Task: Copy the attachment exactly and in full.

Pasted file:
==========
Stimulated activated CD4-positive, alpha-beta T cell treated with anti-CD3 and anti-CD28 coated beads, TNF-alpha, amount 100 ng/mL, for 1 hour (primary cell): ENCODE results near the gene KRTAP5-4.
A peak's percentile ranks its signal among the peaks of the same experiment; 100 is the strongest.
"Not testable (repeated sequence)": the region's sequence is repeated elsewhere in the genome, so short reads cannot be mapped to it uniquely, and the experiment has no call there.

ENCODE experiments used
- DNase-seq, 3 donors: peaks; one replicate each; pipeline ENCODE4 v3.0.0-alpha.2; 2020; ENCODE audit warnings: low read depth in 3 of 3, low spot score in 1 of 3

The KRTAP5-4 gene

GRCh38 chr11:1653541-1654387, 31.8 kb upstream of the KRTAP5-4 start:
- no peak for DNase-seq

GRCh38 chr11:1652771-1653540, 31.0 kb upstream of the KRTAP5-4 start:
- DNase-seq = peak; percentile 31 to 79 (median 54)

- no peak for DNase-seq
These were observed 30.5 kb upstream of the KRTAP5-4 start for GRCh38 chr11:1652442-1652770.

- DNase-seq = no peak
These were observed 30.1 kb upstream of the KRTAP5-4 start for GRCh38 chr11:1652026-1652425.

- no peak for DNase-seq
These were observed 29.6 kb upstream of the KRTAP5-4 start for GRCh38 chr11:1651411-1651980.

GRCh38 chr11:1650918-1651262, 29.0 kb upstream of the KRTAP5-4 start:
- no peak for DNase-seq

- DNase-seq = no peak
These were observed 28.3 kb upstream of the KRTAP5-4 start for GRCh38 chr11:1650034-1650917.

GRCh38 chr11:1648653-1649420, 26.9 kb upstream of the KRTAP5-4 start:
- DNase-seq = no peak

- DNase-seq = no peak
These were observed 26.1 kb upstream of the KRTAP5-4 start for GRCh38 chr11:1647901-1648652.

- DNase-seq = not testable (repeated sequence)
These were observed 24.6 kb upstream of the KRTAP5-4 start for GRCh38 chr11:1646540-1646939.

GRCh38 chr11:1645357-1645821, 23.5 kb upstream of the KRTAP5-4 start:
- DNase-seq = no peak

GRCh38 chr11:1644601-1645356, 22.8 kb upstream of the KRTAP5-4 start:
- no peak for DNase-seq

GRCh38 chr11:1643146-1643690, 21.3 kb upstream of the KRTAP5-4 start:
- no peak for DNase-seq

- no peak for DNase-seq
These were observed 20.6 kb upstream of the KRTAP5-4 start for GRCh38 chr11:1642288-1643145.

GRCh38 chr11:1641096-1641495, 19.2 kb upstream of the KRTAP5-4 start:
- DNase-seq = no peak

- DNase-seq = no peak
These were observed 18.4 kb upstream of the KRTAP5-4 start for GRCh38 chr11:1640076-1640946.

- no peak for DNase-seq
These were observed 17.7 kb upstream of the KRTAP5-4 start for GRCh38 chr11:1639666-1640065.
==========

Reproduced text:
Stimulated activated CD4-positive, alpha-beta T cell treated with anti-CD3 and anti-CD28 coated beads, TNF-alpha, amount 100 ng/mL, for 1 hour (primary cell): ENCODE results near the gene KRTAP5-4.
A peak's percentile ranks its signal among the peaks of the same experiment; 100 is the strongest.
"Not testable (repeated sequence)": the region's sequence is repeated elsewhere in the genome, so short reads cannot be mapped to it uniquely, and the experiment has no call there.

ENCODE experiments used
- DNase-seq, 3 donors: peaks; one replicate each; pipeline ENCODE4 v3.0.0-alpha.2; 2020; ENCODE audit warnings: low read depth in 3 of 3, low spot score in 1 of 3

The KRTAP5-4 gene

GRCh38 chr11:1653541-1654387, 31.8 kb upstream of the KRTAP5-4 start:
- no peak for DNase-seq

GRCh38 chr11:1652771-1653540, 31.0 kb upstream of the KRTAP5-4 start:
- DNase-seq = peak; percentile 31 to 79 (median 54)

- no peak for DNase-seq
These were observed 30.5 kb upstream of the KRTAP5-4 start for GRCh38 chr11:1652442-1652770.

- DNase-seq = no peak
These were observed 30.1 kb upstream of the KRTAP5-4 start for GRCh38 chr11:1652026-1652425.

- no peak for DNase-seq
These were observed 29.6 kb upstream of the KRTAP5-4 start for GRCh38 chr11:1651411-1651980.

GRCh38 chr11:1650918-1651262, 29.0 kb upstream of the KRTAP5-4 start:
- no peak for DNase-seq

- DNase-seq = no peak
These were observed 28.3 kb upstream of the KRTAP5-4 start for GRCh38 chr11:1650034-1650917.

GRCh38 chr11:1648653-1649420, 26.9 kb upstream of the KRTAP5-4 start:
- DNase-seq = no peak

- DNase-seq = no peak
These were observed 26.1 kb upstream of the KRTAP5-4 start for GRCh38 chr11:1647901-1648652.

- DNase-seq = not testable (repeated sequence)
These were observed 24.6 kb upstream of the KRTAP5-4 start for GRCh38 chr11:1646540-1646939.

GRCh38 chr11:1645357-1645821, 23.5 kb upstream of the KRTAP5-4 start:
- DNase-seq = no peak

GRCh38 chr11:1644601-1645356, 22.8 kb upstream of the KRTAP5-4 start:
- no peak for DNase-seq

GRCh38 chr11:1643146-1643690, 21.3 kb upstream of the KRTAP5-4 start:
- no peak for DNase-seq

- no peak for DNase-seq
These were observed 20.6 kb upstream of the KRTAP5-4 start for GRCh38 chr11:1642288-1643145.

GRCh38 chr11:1641096-1641495, 19.2 kb upstream of the KRTAP5-4 start:
- DNase-seq = no peak

- DNase-seq = no peak
These were observed 18.4 kb upstream of the KRTAP5-4 start for GRCh38 chr11:1640076-1640946.

- no peak for DNase-seq
These were observed 17.7 kb upstream of the KRTAP5-4 start for GRCh38 chr11:1639666-1640065.